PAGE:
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PIB needed in quest to reduce oil production cost — Sylva

Speaking in Abuja, Sylva also disclosed that the executive was on the verge of concluding the PIB and would be sending the bill to the national assembly within the next couple of weeks.

He said the bill was pivotal to the Federal Government’s quest to reform the petroleum industry and address fiscal issues that would help bring down the cost of production.

He said: “We are presently reaching the end of the PIB. It would be sent to the National Assembly in the next couple of weeks. We are waiting for the PIB to be passed so that we can move in our quest to cut production cost.”

Sylva explained that the decision of the government to discontinue subsidy payments was due to the fact that it was benefitting only certain sections of the country and not the entire population, adding that before the removal, discussions were held with oil marketers and stakeholders.

He stated that the government had created a level playing field for all stakeholders, noting that private oil marketers can now access foreign exchange at the same rate with the Nigerian National Petroleum Corporation (NNPC), who would not enjoy any undue advantage going forward.

However, he added that the government would continue to intervene in the determination of the price of petrol, to ensure that oil marketers do not shortchange Nigerians.

Also speaking, Group Managing Director of the NNPC, Mallam Mele Kyari, added that the PIB would make the NNPC commercially viable, profit-driven and help it in reducing its cost of production.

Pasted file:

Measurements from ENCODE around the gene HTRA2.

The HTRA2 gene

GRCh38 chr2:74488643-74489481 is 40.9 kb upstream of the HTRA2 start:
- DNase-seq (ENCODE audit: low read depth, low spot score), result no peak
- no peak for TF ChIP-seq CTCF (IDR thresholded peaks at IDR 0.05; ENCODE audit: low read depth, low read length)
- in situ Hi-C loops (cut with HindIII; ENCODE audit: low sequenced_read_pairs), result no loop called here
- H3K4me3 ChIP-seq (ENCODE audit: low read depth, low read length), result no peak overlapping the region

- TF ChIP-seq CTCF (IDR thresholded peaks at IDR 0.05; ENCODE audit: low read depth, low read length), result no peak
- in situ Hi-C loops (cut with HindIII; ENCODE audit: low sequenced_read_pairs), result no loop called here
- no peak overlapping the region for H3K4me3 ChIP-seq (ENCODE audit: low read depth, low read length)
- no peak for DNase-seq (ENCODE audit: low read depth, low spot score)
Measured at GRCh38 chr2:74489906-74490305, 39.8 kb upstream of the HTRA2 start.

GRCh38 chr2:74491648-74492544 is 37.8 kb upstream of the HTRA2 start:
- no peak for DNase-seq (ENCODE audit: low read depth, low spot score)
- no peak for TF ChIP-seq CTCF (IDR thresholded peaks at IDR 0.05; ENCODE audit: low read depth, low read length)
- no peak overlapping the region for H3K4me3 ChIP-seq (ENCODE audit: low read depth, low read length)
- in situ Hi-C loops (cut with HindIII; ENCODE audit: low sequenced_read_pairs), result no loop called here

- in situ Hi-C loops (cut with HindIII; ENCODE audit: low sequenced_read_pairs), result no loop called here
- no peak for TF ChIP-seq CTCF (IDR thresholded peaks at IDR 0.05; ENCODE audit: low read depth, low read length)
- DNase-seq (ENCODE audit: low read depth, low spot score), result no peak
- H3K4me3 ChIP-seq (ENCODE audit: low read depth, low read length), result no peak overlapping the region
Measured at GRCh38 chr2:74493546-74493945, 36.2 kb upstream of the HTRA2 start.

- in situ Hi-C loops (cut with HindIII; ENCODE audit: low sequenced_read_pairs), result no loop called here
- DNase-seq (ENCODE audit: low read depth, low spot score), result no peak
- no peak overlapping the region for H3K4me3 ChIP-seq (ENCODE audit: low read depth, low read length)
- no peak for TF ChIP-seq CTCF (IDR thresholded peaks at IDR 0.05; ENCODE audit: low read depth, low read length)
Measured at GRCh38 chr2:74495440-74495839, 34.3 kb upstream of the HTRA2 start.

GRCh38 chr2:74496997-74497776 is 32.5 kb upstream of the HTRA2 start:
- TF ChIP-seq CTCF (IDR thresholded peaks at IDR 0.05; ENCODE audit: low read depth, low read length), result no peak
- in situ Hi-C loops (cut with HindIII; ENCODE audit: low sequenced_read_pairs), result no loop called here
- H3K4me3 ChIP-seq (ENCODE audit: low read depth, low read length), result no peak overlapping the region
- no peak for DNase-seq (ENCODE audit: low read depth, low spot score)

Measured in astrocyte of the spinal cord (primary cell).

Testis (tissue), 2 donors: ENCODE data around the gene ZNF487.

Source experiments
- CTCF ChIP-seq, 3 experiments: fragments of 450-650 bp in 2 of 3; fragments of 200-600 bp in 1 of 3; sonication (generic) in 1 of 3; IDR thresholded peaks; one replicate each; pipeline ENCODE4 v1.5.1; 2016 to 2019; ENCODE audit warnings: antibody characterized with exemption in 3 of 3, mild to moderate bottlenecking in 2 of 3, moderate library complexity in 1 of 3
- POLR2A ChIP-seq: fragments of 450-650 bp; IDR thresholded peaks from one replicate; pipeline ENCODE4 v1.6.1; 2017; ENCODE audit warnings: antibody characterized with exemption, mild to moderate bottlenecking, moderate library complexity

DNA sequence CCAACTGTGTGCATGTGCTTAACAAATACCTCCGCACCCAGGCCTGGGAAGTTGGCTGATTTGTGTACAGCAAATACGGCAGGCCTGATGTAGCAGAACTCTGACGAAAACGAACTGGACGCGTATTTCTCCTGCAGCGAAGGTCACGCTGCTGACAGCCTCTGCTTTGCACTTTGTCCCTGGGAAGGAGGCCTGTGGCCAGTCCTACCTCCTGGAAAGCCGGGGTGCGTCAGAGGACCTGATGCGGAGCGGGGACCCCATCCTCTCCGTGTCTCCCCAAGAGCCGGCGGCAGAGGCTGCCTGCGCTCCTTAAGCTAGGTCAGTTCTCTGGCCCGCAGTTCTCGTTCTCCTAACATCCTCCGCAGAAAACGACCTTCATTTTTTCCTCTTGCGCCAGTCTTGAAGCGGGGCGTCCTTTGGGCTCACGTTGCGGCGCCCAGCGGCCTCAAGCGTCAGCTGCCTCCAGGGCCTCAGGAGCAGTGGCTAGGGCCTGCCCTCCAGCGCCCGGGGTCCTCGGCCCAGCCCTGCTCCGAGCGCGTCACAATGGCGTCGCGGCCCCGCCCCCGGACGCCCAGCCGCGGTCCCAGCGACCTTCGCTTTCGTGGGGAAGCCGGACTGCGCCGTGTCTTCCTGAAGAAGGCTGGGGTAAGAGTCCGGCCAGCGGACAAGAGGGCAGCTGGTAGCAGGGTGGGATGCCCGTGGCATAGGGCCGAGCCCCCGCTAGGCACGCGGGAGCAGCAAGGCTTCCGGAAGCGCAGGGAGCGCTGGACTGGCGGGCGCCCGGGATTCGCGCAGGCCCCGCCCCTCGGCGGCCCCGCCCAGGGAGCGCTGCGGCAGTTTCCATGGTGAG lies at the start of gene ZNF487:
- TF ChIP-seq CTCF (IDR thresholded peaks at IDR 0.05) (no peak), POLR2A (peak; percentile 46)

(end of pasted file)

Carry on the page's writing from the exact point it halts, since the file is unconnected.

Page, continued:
“Today, we do 80 per cent to 90 per cent of our business through automation. This company is changing for the better and it will remain an entity that all Nigerians will be proud of.”

Kyari also explained that the NNPC was adopting the Build, Operate and Transfer (BOT) model in the rehabilitation of the refineries because of the paucity of funds, adding that in the new model which would see the complete rehabilitation of the refineries by middle of 2023, the NNPc would become a minority shareholder in the refineries.

Furthermore, Kyari said the NNPC helped Nigeria to save $300 million in the Ajaokuta-Kaduna-Kano, AKK, pipeline project, as it was able to renegotiate the project down from the initial $2.8 billion to $2.5 billion.

He said, “The cost is $2.5 billion. It was initially $2.8 billion. It was supposed to be financed by local partners, but the local partners were not able to raise the money, which made NNPC to take it up and renegotiated the contract and brought down the sum.

“The project would pay for itself from its own cash flow. This is why the financing was secured from the financiers.”